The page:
Submitted to: 2003 Beltwide Cotton Conference
Publication Type: Proceedings
Publication Acceptance Date: 1/17/2003
Publication Date: 6/10/2003
Citation: BYLER, R.K. MOISTURE RESTORATION FOR SEED COTTON, TWO APPROACHES. 2003 BELTWIDE COTTON CONFERENCE. 2003. CDROM.
Interpretive Summary: Cotton ginning research has shown that the moisture content of the fiber when it is ginned affects the quality of the resulting fiber, especially the length of the fiber. Due to weather conditions the fiber moisture content varies considerably when it enters the gin and often is drier than ideal. Currently cotton gin plants have considerable capacity to dry cotton which wetter than ideal but few gins have equipment which can increase the fiber moisture content when it is drier than ideal. Also, there is little information available regarding the results of using and operation of equipment which adds moisture ahead of the gin stand. In this study two methods were employed to add moisture to cotton fiber before it was ginned and fiber properties, especially the length properties, were measured. This study showed that the moisture content of the fiber when ginned was much more important than the method of getting the moisture into the fiber in affecting the length properties. The higher moisture content fiber, within the range studied, resulted in significantly longer fiber for the producer with no significant loss in any other fiber property. This data showed that the fiber in a bale of cotton would be worth about $5.00 more if ginned at 1% higher moisture content, based solely on the fiber length.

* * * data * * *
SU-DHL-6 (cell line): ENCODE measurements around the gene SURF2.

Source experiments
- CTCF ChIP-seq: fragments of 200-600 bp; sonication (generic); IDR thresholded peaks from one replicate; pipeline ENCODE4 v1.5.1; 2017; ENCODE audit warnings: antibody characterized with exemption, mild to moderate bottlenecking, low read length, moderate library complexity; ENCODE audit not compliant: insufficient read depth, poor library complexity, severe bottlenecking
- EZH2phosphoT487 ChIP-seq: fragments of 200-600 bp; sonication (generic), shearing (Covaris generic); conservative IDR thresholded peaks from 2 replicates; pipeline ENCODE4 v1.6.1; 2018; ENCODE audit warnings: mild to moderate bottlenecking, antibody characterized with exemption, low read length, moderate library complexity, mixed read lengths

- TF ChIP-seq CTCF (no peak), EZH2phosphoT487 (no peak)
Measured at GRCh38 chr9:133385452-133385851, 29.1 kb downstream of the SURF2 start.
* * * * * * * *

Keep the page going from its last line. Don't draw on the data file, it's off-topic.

Technical Abstract: Research results over the years have shown that fiber quality is improved when lint moisture content at the gin stand is in the range 6 to 7 percent wet basis compared to lower levels. Under many conditions lint is drier than that when it arrives at the gin. This research added moisture to seed cotton in two ways before it was ginned. Then the fiber properties were examined by AFIS testing after ginning. The fiber length properties were highly correlated with the lint moisture content behind the gin stand and were less significantly or not significantly correlated with the method of attaining the lint moisture content. The other AFIS fiber properties related to trash, maturity, and neps were not significantly affected by the method of attaining the lint moisture level and nearly all of the other AFIS properties were not significantly affected by the moisture level of the fiber.